U.S. Corporate Tax Expenditures and Effective Tax Rates in Line with OECD Peers

June 29, 2021

Last week, an analysis by Reuters suggested that U.S. firms pay less income tax than foreign competitors, in part because “the U.S. tax code is unusually generous with tax breaks and deductions,” also known as corporate tax expenditures. However, the Reuters analysis is at odds with other data and studies indicating that U.S. corporate tax expenditures and effective tax rates are about on par with those in peer countries in the Organisation for Economic Co-operation and Development (OECD).

Various tax deductions, exemptions, and credits within the U.S. tax code and the tax laws of other countries reduce revenue collected by the corporate income tax. Some of these tax expenditures—like tax credits for research & development—are used to encourage specific types of economic activity. Others that are categorized as tax expenditures, like accelerated depreciation, are important for taxing the proper amount of income earned by corporations.

One way to compare tax expenditures across countries is by examining the revenue lost by the tax expenditures as a portion of economic output. According to the Global Tax Expenditure Database (GTED), the U.S. was near or slightly above the OECD average from 1994 to 2017, and fell along with the OECD average after the 2017 U.S. tax law’s corporate tax changes were enacted.

Since 2017 tax reform, US corporate tax expenditures are about average in the OECD. Reuters us corporate tax in line with foreign rivals

In fact, the U.S. corporate tax performs better than the OECD average on several types of tax expenditures: the U.S. since 2008 has forgone about 0.10 percent of GDP in revenue from exemptions from taxable income, while the OECD average hovered between 0.20 percent and 0.30 percent. The U.S. is not an especially generous provider of corporate tax credits and rebates, either: the U.S. gave up about 0.16 percent of GDP on corporate credits and rebates in 2019, while the OECD averaged about 0.11 percent.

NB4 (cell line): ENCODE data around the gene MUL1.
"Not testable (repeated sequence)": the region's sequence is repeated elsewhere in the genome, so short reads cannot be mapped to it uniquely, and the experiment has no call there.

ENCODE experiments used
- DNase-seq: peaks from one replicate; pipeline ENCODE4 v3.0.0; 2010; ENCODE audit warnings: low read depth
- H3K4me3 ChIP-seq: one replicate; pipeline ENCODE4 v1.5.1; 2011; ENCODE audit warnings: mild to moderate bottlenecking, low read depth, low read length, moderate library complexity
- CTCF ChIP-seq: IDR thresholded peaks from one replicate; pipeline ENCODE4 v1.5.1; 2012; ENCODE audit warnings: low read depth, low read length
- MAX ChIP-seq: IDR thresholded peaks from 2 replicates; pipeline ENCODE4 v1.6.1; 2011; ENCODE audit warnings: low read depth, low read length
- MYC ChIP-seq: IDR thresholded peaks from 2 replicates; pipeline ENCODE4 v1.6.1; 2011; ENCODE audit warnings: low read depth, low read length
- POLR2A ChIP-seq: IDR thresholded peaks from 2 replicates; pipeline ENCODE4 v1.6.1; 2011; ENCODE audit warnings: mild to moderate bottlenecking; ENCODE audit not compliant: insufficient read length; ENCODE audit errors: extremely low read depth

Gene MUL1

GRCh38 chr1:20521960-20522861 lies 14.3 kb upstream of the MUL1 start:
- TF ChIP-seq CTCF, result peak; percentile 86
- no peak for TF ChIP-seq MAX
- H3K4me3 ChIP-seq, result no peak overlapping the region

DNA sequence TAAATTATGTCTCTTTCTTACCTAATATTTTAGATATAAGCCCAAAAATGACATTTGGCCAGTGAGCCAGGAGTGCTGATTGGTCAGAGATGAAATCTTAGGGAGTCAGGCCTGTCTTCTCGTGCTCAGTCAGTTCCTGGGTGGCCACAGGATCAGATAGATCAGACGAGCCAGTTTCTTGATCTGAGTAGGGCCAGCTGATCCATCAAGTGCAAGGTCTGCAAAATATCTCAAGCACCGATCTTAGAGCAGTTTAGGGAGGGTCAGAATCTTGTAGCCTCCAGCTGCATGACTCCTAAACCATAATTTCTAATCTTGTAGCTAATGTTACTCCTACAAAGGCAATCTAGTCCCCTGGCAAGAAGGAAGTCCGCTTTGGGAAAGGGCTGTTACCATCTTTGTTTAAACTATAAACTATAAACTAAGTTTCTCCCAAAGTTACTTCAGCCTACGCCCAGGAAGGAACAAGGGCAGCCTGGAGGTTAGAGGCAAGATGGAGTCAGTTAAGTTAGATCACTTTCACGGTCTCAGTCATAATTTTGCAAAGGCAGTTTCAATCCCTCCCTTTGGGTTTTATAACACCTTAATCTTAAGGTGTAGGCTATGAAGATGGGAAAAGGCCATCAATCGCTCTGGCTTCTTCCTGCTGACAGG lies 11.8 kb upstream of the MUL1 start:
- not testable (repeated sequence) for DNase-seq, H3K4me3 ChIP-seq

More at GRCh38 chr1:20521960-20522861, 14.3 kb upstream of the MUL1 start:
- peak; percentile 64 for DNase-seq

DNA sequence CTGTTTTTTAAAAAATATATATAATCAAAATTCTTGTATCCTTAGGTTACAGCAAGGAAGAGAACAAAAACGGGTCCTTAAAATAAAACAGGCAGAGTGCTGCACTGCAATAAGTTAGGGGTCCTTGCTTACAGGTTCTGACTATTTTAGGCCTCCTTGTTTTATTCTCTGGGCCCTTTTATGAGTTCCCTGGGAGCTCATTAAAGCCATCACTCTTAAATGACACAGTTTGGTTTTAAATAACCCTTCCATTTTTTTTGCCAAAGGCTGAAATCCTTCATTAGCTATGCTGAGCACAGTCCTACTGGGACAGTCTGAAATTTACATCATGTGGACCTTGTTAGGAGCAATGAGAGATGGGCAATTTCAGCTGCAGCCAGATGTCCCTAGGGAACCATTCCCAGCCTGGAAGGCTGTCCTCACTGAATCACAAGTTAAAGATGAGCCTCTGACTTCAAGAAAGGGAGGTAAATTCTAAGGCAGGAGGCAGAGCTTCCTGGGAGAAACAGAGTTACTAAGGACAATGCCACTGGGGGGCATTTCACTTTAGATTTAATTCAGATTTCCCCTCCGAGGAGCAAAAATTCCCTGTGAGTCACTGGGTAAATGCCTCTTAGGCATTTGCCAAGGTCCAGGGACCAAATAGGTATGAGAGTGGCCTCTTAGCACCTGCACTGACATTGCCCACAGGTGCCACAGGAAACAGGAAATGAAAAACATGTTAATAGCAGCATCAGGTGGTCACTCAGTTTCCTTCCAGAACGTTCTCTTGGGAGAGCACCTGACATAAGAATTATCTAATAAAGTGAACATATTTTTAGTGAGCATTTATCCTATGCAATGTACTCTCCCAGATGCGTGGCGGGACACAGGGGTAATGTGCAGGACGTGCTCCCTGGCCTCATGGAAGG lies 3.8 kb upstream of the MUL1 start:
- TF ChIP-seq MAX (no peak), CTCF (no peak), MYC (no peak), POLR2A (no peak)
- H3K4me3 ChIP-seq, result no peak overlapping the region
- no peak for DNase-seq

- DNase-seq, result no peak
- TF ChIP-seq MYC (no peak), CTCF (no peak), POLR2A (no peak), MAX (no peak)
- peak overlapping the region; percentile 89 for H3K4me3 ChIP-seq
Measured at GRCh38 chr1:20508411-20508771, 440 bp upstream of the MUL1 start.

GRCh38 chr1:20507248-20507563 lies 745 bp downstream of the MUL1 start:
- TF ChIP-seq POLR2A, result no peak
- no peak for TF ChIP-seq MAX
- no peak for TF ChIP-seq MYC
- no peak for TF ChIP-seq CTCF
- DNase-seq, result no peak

Data from the OECD also suggests that the U.S. corporate income tax is not an outlier when providing tax incentives to encourage economic activity such as research & development (R&D). For example, the U.S. provided about 0.08 percent of GDP worth of R&D tax expenditures in 2018, compared to the OECD average of 0.09 percent. While the U.S. tends to rely more on R&D credits to encourage that activity in the tax code, other OECD countries provide incentives like super deductions for R&D or reduced tax rates on income from intellectual property (known as patent boxes).

For another way to look at how corporate tax expenditures impact firms across countries, we can compare the effective average tax rate (EATR), which is a forward-looking indicator of the tax burden on a prospective investment made by a corporation, accounting for tax rates, depreciation, and other tax provisions. The EATR faced by U.S. corporations in 2019 was 24.6 percent, higher than the non-U.S. average of 21.9 percent and 13th highest out of 37 countries in the OECD.

This and other data suggest that U.S. corporate tax expenditures and effective tax rates are not substantially out of line with peer countries, and at least by some measures the U.S. effective tax rate exceeds the OECD average.

U.S. Effective Corporate Tax Rate Is Right in Line With Its OECD Peers President Biden infrastructure plan Biden corporate tax proposals

There are opportunities to reduce or eliminate tax expenditures that could create complexity or distortions in the U.S. corporate tax code. However, U.S. corporate tax expenditures are well within the average when compared to other OECD countries. U.S. tax expenditures will not blunt the economic damage of higher corporate income taxes

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A patent box—also referred to as intellectual property (IP) regime—taxes business income earned from IP at a rate below the statutory corporate income tax rate, aiming to encourage local research and development. Many patent boxes around the world have undergone substantial reforms due to profit shifting concerns.

Depreciation is a measurement of the “useful life” of a business asset, such as machinery or a factory, to determine the multiyear period over which the cost of that asset can be deducted from taxable income. Instead of allowing businesses to deduct the cost of investments immediately (i.e., full expensing), depreciation requires deductions to be taken over time, reducing their value and discouraging investment.

A tax credit is a provision that reduces a taxpayer’s final tax bill, dollar-for-dollar. A tax credit differs from deductions and exemptions, which reduce taxable income, rather than the taxpayer’s tax bill directly.